Impact Is Everywhere

Impact is Everywhere Blog Graphic Header

As the Backstreet Boys once famously (or never) said; No matter who you are, where you’re from, what you do, the impact is around you.

Fittingly, Duke’s Fuqua School of Business chose the theme of “Impact is Everywhere” for their 14th annual Sustainable Business & Social Impact (SBSI) Conference. The yearly conference brings together business school students, cross-industry leaders, and inquisitive community members to explore social and environmental issues and potential solutions.

Team Lulu donned our best business blazers to bring you the latest industry trends as covered in the 2019 SBSI Conference.

Forward Thinking, Circular Movement

To better understand the importance of a conference like SBSI, it’s constructive to zoom out to see the current workings of our economy.

Historically, the economy has moved in a very linear way.




Humans take natural resources to make products that are used and later discarded as waste. With this current model, we’re left with two major problems – resource depletion and waste management.

To be the bearer of bad news, much of the world’s natural resources are finite. Once they’re gone, they’re gone for good.* Unless you can wait a few eons or so for the earth to (maybe) regenerate everything we’ve taken.

*We acknowledge the law of conservation of energy. Technically, the resources still exist, but they’re often changed to form that humans haven’t quite figured out how to handle beyond “let’s dig a big pit in the ground, dump the junk, and cover it with concrete!”

Furthermore, our consumption habits aren’t particularly efficient. We prefer the disposable over the durable. All roads lead to the landfill. Do not pass go. Do not collect $200.  

It’s not all bad news, though. One SBSI panel explored a potential solution to our growing problem – The Circular Economy.

The Circular Economy

This economic framework aims to minimize waste and make the most of our resources. Do more with less.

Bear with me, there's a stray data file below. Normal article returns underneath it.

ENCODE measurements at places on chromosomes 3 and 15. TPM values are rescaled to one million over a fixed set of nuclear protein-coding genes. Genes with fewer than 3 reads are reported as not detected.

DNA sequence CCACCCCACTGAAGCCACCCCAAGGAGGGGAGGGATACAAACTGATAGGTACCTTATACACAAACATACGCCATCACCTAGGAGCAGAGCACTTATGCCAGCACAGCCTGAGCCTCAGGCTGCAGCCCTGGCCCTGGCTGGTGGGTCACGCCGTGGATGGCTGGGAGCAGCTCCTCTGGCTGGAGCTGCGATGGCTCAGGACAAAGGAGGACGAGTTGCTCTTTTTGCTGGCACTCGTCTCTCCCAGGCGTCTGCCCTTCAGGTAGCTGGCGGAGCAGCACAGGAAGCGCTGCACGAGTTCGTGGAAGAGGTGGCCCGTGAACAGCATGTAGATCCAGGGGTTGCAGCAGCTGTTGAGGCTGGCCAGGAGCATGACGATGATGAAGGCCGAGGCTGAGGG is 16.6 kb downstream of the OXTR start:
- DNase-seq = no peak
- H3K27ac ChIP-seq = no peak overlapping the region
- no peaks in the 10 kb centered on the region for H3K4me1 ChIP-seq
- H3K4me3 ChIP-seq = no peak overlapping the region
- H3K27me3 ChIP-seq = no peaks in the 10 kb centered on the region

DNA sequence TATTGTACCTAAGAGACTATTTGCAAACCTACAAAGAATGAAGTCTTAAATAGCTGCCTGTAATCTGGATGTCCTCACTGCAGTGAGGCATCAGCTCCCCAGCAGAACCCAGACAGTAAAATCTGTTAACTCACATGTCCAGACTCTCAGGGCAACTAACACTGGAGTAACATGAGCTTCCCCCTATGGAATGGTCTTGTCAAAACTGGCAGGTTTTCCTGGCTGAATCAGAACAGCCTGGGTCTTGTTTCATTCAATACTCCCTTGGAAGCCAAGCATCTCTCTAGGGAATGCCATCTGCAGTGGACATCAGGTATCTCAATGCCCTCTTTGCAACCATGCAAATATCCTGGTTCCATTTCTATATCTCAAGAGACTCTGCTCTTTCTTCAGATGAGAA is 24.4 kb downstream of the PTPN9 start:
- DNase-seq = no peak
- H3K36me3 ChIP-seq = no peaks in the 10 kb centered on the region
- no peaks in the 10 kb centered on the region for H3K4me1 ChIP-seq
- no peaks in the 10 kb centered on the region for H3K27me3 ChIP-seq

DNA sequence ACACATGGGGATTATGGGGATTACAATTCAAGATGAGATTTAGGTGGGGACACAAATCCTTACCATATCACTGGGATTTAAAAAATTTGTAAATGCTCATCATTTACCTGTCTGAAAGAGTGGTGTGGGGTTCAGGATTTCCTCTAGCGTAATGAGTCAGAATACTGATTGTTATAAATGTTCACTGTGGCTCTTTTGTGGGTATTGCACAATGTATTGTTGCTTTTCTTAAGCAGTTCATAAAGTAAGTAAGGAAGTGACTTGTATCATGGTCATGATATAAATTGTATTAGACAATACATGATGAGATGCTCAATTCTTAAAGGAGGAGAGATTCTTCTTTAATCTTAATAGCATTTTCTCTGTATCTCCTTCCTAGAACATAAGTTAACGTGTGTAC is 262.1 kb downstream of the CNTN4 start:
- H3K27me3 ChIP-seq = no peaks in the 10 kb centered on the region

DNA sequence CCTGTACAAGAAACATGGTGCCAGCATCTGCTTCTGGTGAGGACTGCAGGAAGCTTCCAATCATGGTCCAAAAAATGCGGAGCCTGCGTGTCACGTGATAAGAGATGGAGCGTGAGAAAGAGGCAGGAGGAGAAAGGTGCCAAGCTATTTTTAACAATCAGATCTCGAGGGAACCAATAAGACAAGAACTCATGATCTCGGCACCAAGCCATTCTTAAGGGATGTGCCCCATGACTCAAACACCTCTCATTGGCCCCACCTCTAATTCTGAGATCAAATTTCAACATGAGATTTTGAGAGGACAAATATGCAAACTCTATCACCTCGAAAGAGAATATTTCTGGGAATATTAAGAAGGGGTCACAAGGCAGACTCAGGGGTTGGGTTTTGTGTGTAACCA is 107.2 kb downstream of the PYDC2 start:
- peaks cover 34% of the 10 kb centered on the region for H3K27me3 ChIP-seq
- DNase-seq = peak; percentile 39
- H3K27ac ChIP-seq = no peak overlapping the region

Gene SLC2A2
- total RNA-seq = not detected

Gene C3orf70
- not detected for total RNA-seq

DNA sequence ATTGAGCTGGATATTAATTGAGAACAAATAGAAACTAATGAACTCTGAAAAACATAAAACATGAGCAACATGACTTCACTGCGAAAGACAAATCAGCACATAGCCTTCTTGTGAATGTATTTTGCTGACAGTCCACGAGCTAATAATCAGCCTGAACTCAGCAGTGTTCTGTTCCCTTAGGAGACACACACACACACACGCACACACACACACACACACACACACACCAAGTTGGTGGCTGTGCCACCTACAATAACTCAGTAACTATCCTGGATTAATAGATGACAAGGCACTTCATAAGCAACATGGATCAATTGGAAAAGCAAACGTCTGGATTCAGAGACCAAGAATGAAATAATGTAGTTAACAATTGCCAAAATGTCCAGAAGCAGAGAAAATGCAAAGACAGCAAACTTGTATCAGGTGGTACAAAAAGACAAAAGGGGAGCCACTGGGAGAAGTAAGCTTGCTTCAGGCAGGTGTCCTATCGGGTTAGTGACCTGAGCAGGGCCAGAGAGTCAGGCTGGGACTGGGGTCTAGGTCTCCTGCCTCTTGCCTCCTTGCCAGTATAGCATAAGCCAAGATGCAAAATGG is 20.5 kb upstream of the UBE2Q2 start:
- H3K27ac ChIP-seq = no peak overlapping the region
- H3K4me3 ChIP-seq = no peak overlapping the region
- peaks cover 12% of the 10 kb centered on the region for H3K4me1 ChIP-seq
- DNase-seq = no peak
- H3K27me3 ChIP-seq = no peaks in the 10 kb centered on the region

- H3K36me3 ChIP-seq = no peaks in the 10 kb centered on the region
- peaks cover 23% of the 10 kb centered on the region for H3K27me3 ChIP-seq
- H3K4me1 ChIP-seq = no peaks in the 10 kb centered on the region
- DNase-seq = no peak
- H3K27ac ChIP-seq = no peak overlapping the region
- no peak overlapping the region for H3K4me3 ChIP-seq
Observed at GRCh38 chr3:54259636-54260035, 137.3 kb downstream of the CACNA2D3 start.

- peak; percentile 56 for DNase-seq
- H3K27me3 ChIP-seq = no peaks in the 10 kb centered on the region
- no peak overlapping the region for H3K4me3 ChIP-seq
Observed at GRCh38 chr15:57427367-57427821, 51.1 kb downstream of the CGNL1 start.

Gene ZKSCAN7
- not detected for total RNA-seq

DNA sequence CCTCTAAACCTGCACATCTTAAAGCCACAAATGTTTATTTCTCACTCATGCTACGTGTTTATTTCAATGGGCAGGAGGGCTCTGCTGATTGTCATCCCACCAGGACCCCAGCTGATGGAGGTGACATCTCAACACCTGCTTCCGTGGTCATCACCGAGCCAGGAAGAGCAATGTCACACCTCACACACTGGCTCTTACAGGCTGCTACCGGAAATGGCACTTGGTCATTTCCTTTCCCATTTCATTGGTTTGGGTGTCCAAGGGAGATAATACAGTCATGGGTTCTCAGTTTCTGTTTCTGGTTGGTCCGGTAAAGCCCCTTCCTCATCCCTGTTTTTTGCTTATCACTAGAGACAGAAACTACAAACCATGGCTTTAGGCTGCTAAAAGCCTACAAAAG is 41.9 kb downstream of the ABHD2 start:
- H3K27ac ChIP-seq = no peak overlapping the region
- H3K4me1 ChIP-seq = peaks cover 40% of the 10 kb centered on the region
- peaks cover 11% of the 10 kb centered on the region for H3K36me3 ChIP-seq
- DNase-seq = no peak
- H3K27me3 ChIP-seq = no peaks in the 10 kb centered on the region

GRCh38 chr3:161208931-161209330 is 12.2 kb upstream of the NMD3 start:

According to the Ellen MacArthur Foundation, the three goals of the circular economy are –

  1. Design out waste and pollution
  2. Keep products and materials in use
  3. Regenerate natural systems

The Roundest Table

SBSI panelists, Katherine Hand from HP, Inc. shared how her company works with recycling facilities in Haiti to recover used plastic bottles of all colors, not just the preferred clear bottles. The plastic is then processed into pellets, dyed, and later used to manufacture new ink cartridges.

HP’s plastic waste recovery not only helps reduce plastic pollution, but it also saves the company money by opting for less desirable plastic bottles. Most manufacturers that use recycled plastic tend to prefer clear plastic because it can be easily dyed to match the product’s color branding rather than the brownish, sludge color of combining all plastics.

Another panelist, Crystal Dreisbach, shared how her company, GreenToGo, incorporates the Circular Economy through intentional design and a shift to a service model instead of product ownership.


GreenToGo is a reusable, returnable takeout container service. Customers purchase an annual membership to use durable to-go containers from participating restaurants. The containers are later returned to a drop-off bin, very similar to checking out a library book or Redbox DVD.

Dreisbach explained that a major goal of the Circular Economy is to not only use recycled materials but create products that use fewer materials and incorporate a smart design that allows for the product to be upgradable and/or repairable. For example, Green2Go customers can return broken takeout containers to the company for repair. The container can be temporarily removed from service and repaired by the company causing no undue stress for the customer. Repairing containers allows the same material to stay in use longer and as a result, reduces resource extraction.